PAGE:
Zin Oblelisk Online

A mathematical team challenge - now for online meetings

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This challenging mathematical puzzle is made even more complex, by using made-up words in the fictitious, ancient city of Atlantis, where a solid, rectangular obelisk -called a zin - was built in honor of the goddess Tina. The structure took less than two weeks to complete and the group's task is to determine the day of the week on which the obelisk was completed.

To play, each participant receives 1-5 clues, which can only be shared verbally. Together, teams must figure out the day the Obelisk was completed. Success requires organization, leadership, coordination, listening, problem solving, and processing skills. Most groups require 15-25 minutes to arrive at a solution.


  • Have clearly defined goals
  • Collaborate! Work together
  • Share the leadership
  • Share knowledge-on complex tasks, one person rarely has all the answers
  • Listen to each other
  • Clearly articulate ideas
  • Manage ambiguity through discussion
  • Make sure everyone has a common understanding of terminology

USES FOR Zin Obelisk - Use this mathematical team challenge to:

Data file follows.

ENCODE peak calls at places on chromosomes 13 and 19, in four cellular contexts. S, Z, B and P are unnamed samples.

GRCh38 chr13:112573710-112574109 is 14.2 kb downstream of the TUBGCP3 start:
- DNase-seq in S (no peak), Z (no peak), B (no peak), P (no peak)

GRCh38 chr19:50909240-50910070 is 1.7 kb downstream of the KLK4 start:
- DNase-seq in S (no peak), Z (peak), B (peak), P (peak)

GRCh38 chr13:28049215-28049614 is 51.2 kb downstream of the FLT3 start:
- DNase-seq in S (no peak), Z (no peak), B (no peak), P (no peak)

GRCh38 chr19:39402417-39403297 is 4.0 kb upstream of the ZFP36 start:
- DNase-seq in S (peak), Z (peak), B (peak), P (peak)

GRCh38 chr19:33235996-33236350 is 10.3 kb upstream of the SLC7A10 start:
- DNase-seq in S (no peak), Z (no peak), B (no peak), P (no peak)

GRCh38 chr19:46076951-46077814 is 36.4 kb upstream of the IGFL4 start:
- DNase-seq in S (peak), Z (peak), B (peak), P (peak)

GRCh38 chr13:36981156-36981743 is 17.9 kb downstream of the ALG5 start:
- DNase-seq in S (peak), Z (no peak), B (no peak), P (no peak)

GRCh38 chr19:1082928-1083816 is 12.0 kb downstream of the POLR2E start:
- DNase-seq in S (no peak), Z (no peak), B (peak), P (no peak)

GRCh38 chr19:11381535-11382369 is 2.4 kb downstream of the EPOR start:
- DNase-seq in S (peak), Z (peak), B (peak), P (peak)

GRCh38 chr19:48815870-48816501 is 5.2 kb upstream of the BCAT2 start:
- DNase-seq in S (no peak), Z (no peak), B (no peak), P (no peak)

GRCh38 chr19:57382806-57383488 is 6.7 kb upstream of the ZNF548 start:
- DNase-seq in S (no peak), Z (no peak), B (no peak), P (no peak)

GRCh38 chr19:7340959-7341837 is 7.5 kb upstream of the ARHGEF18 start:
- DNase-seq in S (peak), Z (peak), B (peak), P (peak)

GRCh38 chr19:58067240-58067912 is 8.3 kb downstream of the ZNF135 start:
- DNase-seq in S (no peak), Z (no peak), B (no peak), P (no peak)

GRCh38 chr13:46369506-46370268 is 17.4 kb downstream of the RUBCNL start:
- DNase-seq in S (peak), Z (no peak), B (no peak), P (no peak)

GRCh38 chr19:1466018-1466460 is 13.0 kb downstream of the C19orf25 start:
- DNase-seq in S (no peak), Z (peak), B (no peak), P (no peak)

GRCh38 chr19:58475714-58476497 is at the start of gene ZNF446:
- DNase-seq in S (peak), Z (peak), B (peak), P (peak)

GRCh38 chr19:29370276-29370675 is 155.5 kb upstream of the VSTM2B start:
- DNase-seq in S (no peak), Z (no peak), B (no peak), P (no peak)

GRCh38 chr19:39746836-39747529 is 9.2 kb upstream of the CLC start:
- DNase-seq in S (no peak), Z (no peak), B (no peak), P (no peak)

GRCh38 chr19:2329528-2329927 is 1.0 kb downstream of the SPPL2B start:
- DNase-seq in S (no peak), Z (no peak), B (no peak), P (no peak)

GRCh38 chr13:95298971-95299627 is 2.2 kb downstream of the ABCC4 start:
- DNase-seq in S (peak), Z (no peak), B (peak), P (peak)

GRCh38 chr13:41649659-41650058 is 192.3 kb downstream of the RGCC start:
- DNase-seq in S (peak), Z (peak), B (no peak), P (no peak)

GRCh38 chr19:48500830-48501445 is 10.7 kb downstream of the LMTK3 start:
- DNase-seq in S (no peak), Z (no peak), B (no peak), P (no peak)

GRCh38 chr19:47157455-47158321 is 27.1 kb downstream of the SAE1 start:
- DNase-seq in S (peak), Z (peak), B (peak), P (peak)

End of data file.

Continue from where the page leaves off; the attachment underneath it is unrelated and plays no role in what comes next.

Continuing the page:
• Make discussions more productive
  • Enhance problem solving skills
  • Increase clarity of communications
  • Discover productive team behaviors
  • Foster participation and involvement
  • Improve awareness of others
  • Improve listening skills and questioning techniques

Enhance a variety of training and development initiatives:

  • Communication and Listening Skills
  • Problem-Solving
  • Team Building
  • Leadership Development
  • Cooperation
  • EQ & El Skills

TIME: 30-60 mins for Introduction, Gama Play, Debrief, and Closure.

PARTICIPANTS: 5-8 players per team; multiple teams can play against each other.

Working remotely? Email a few clues to each player and try to sort it out over the phone--maybe with a shared online whiteboard! After all clear phone communication is more important now than ever!

** TIPS **

Feel free to adapt the full facilitation notes included as a booklet in the card deck to the needs of your group and your material:

  • Display the instructions on an overhead, flip chart, or whiteboard. Or, give a printed copy to each team.
  • Keep notes during the exercise so you can refer to them during the debrief.
  • If the group did not discuss their process during the activity, share a handout explaining the definitions and differences between Task-Related and Process-Related discussions.
  • Record "learning points" on a flip-chart for follow-up and future reference.

This product is delivered electronically

Zin Oblelisk Online

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